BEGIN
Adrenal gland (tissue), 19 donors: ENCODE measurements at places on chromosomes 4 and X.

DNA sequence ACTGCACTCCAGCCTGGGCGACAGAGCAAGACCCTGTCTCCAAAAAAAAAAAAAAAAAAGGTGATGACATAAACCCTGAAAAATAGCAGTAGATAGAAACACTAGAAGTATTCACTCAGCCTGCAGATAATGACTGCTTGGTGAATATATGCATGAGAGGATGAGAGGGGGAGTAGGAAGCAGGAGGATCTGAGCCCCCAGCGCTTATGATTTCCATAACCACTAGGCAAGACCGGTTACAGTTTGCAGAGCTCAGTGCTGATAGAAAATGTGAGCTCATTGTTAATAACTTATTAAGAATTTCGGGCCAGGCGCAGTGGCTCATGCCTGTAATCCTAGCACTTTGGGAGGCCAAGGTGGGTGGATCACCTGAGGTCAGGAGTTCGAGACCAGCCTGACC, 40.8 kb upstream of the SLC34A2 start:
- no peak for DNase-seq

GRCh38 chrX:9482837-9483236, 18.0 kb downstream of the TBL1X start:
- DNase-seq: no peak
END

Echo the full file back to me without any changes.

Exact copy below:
Adrenal gland (tissue), 19 donors: ENCODE measurements at places on chromosomes 4 and X.

DNA sequence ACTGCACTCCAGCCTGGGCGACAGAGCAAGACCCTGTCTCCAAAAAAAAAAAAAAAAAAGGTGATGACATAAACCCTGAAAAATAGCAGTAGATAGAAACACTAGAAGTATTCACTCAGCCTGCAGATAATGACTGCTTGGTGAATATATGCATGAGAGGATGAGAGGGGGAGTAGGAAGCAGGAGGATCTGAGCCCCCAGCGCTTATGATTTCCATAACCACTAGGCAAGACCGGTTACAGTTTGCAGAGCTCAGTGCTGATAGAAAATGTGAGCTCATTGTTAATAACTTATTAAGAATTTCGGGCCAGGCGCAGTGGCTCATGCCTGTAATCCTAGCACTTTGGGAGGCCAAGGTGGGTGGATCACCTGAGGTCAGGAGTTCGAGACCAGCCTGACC, 40.8 kb upstream of the SLC34A2 start:
- no peak for DNase-seq

GRCh38 chrX:9482837-9483236, 18.0 kb downstream of the TBL1X start:
- DNase-seq: no peak